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Venezuela Protests Proof President Maduro Lacks Chavez Charisma

Violent protests have filled the streets in Venezuela for the past two weeks. Tell Me More gets the latest from freelance journalist Andrew Rosati in Caracas.
NPR

Chinese Paper Calls Outgoing U.S. Envoy 'Yellow-Skinned, White-Hearted Banana Man'

Gary Locke was popular with ordinary Chinese because he was photographed carrying his own backpack and buying his own coffee. Such acts are seen as rare among Chinese officials.
NPR

Crisis In Ukraine: Gunmen At Airport; Yanukovych Vows To Return

Russian officials say the men in unmarked uniforms are not from their forces. Ukrainian authorities say otherwise. The ousted president is in Russia and says he will "fight" for his nation's future.
NPR

Upheaval In Ukraine Shifts To Crimea Peninsula

Armed men are patrolling two airports in the Ukrainian province of Crimea, and Ukraine's acting president is blaming Russia. Russia says its troops have nothing to do with it.
NPR

Soviet Legacy May Fuel Ukraine's Resistance To Russian Domination

Nikita Khrushchev transferred the Crimean peninsula to the Ukrainian Soviet Socialist Republic in 1954. David Greene talks Nina Khrushcheva, the Soviet leader's great granddaughter about the history.
NPR

Drought Could Dry Up Nevada Dairy Farmers' Expansion Plans

Severe drought has left northern Nevada's farmers scrambling to find enough feed for the cows they already have. It comes as farmers are under pressure to expand to provide powdered milk to China.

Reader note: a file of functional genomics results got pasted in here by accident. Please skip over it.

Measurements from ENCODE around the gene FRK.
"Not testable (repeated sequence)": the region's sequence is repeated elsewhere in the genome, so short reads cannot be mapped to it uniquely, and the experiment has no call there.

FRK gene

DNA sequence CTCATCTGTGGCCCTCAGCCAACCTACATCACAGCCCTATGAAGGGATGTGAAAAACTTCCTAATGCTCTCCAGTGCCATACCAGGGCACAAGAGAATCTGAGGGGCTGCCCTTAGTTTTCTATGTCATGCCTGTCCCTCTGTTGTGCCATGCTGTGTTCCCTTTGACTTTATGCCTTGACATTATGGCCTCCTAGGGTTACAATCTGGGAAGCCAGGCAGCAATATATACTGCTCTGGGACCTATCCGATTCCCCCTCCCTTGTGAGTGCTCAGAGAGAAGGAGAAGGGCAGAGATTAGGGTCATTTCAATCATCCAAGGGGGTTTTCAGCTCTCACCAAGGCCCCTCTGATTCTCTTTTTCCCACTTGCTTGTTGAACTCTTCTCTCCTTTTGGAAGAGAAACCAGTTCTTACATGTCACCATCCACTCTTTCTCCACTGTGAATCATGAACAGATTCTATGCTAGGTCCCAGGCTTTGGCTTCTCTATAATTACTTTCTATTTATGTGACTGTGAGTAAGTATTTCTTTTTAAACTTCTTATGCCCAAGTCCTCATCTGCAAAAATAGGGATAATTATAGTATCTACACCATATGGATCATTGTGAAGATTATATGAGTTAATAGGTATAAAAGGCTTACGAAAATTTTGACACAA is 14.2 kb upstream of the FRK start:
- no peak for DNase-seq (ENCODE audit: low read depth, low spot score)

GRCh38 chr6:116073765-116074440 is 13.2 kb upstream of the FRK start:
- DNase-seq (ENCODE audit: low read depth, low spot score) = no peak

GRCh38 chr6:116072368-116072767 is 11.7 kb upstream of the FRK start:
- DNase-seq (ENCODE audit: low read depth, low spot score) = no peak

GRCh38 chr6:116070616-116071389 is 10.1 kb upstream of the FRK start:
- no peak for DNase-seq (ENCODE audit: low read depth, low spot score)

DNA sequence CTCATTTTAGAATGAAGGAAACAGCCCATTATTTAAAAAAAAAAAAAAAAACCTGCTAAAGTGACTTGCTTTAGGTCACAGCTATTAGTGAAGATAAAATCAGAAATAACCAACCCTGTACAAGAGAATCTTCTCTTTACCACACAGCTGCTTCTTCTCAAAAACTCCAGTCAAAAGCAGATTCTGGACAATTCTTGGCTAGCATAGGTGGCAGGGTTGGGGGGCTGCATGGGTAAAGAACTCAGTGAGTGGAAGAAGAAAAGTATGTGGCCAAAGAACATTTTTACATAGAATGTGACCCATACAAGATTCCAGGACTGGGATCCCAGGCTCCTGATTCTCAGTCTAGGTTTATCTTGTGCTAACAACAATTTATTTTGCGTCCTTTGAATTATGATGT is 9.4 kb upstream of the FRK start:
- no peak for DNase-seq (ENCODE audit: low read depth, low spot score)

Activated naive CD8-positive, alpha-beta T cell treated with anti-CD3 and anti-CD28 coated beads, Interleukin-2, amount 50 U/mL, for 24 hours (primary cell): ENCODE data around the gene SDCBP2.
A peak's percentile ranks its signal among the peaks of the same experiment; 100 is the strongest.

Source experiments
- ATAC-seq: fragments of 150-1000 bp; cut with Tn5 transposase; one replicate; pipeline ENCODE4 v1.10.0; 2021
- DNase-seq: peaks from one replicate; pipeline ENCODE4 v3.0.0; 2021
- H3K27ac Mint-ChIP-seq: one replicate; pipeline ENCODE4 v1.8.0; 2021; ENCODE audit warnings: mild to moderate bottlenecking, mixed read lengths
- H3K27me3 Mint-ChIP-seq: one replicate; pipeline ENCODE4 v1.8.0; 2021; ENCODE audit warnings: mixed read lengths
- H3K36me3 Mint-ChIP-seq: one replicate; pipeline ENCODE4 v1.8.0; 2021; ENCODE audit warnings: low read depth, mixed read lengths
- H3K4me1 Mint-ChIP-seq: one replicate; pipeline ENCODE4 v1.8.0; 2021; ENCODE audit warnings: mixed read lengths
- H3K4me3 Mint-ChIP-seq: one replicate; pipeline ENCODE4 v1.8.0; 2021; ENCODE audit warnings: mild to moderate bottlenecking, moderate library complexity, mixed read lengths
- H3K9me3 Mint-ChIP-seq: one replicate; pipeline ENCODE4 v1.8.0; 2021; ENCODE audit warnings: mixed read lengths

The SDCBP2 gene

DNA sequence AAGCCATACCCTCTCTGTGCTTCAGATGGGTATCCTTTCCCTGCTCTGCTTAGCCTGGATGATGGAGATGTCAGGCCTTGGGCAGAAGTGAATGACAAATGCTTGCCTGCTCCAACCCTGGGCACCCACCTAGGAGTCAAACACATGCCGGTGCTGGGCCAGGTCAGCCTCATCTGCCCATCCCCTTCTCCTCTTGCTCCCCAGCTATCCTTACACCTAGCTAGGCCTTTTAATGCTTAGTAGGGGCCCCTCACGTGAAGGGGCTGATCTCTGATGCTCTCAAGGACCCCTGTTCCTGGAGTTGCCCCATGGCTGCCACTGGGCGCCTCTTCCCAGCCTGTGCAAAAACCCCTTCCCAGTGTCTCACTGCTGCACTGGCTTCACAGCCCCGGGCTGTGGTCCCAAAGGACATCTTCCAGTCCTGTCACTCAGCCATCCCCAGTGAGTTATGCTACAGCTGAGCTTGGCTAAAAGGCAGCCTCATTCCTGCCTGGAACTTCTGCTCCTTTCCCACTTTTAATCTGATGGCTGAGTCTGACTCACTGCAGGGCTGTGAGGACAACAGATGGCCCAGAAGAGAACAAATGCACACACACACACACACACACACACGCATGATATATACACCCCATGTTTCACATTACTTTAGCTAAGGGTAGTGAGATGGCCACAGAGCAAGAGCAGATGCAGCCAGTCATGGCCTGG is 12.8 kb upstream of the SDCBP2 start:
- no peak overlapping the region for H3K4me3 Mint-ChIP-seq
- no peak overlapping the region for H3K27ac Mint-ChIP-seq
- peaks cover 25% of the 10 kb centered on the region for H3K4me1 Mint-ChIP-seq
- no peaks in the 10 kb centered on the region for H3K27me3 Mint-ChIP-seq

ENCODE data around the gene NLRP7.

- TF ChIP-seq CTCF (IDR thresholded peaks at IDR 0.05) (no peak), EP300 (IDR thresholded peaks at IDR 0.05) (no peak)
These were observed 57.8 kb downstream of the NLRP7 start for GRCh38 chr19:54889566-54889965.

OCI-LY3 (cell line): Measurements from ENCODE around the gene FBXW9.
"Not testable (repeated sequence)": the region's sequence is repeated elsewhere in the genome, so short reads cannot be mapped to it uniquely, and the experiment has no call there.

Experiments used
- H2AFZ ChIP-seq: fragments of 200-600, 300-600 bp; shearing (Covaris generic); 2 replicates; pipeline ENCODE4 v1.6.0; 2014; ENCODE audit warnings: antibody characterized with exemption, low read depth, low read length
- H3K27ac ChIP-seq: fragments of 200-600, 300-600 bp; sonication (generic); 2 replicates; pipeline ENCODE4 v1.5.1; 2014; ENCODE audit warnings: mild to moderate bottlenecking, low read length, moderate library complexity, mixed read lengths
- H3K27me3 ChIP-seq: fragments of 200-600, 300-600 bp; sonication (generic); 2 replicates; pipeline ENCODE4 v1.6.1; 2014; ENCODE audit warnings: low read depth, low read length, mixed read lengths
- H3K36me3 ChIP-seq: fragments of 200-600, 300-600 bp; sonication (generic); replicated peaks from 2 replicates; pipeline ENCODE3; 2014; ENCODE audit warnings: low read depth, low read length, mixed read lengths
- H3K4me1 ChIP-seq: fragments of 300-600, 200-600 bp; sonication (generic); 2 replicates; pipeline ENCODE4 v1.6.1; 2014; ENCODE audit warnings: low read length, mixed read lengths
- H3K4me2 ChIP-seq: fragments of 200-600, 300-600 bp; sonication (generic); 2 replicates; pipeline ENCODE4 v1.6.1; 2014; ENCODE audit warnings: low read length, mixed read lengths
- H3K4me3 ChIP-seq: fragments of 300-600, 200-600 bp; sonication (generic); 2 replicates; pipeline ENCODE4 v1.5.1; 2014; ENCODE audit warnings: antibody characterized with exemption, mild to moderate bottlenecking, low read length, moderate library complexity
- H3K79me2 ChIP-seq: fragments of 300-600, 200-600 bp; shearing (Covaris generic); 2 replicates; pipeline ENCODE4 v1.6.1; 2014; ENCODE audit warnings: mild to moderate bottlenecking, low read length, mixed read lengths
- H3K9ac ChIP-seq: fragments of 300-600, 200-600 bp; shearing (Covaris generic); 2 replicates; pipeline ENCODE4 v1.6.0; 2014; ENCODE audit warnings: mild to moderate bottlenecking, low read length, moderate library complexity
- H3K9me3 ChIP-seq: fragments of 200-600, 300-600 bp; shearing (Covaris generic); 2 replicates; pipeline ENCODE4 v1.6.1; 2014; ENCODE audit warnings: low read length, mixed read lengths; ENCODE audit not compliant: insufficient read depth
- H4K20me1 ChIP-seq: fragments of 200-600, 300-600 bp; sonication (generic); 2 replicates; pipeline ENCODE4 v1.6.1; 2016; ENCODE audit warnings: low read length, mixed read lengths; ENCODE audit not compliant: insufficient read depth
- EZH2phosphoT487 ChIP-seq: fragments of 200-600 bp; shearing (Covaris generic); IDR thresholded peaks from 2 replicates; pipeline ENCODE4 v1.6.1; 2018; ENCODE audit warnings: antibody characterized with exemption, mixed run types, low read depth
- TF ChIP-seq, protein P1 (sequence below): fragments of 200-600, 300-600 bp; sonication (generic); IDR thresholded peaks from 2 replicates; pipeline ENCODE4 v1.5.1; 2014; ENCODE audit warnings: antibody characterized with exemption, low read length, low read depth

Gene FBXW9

NPR

Secretary Of State Kerry Says Ukraine Is Not A 'Cold War Story'

While Russia carries out military exercises near Ukraine's border and shelters its ousted president, the U.S. is watching closely. But Kerry says Ukraine shouldn't feel pulled between East and West.
NPR

Idle No More: Japan Plans To Restart Closed Nuclear Reactors

A new energy plan reverses an earlier decision to phase out nuclear power after the Fukushima disaster. The public is largely opposed to nuclear power, but Japan says it's necessary to meet demand.
NPR

Jewels Lie Beneath The Violence In The Central African Republic

A Muslim-led coup last year triggered the violence in the majority-Christian country. But there's a deeper reason: resentment over diamonds and gold, mined by Christians and traded by Muslims.
NPR

Impatient With Change, Libyans Begin To Leave

With Libya between chaos and the emergence of a new state, many Libyans are fleeing to other countries. An executive and a revolutionary activist in Tripoli explain their fears and why they may leave.

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